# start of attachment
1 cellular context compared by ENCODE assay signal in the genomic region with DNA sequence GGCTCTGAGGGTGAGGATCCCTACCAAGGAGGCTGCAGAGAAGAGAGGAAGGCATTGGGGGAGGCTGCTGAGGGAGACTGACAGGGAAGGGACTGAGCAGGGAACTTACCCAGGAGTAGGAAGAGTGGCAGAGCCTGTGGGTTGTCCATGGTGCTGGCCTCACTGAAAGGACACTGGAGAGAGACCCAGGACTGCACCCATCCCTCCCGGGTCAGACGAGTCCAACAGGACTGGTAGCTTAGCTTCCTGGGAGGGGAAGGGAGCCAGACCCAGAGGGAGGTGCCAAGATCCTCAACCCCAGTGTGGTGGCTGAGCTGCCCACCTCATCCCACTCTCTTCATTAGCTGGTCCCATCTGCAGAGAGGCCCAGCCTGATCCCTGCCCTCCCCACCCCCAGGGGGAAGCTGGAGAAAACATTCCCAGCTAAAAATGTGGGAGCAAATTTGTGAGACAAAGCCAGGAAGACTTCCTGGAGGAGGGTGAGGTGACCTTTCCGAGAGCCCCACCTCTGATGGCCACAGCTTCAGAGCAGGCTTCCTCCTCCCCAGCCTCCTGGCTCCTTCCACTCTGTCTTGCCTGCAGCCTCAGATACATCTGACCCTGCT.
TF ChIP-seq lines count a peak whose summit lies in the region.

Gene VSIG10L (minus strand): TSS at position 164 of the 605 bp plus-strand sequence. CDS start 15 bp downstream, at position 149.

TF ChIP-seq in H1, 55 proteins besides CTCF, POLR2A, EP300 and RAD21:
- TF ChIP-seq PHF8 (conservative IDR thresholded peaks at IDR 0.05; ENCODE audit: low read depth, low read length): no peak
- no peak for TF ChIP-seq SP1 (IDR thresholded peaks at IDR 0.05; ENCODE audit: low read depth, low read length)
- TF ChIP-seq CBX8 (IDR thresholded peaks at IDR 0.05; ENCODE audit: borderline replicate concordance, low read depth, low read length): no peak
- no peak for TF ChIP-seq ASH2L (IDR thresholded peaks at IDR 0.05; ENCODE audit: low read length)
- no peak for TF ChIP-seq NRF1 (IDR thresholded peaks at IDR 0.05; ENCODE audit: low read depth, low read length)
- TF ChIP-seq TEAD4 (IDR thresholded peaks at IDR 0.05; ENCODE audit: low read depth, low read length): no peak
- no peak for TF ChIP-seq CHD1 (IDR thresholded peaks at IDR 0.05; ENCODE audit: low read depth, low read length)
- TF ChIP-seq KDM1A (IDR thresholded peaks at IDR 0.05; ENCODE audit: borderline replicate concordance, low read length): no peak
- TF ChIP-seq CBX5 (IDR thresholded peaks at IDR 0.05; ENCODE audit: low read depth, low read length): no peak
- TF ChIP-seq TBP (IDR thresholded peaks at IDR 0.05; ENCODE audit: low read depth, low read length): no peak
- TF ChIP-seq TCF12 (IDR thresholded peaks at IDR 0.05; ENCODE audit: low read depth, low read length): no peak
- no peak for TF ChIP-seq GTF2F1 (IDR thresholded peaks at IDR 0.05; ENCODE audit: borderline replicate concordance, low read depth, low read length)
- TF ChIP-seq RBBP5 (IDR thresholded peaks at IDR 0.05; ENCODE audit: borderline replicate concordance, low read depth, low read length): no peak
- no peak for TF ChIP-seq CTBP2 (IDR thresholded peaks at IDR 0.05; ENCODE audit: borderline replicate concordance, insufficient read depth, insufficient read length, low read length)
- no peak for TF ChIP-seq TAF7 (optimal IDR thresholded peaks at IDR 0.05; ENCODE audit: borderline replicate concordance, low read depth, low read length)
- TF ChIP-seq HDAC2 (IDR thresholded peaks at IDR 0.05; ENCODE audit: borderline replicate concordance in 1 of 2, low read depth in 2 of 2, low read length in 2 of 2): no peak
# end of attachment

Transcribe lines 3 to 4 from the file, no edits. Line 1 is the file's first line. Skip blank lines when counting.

Gene VSIG10L (minus strand): TSS at position 164 of the 605 bp plus-strand sequence. CDS start 15 bp downstream, at position 149.

TF ChIP-seq in H1, 55 proteins besides CTCF, POLR2A, EP300 and RAD21: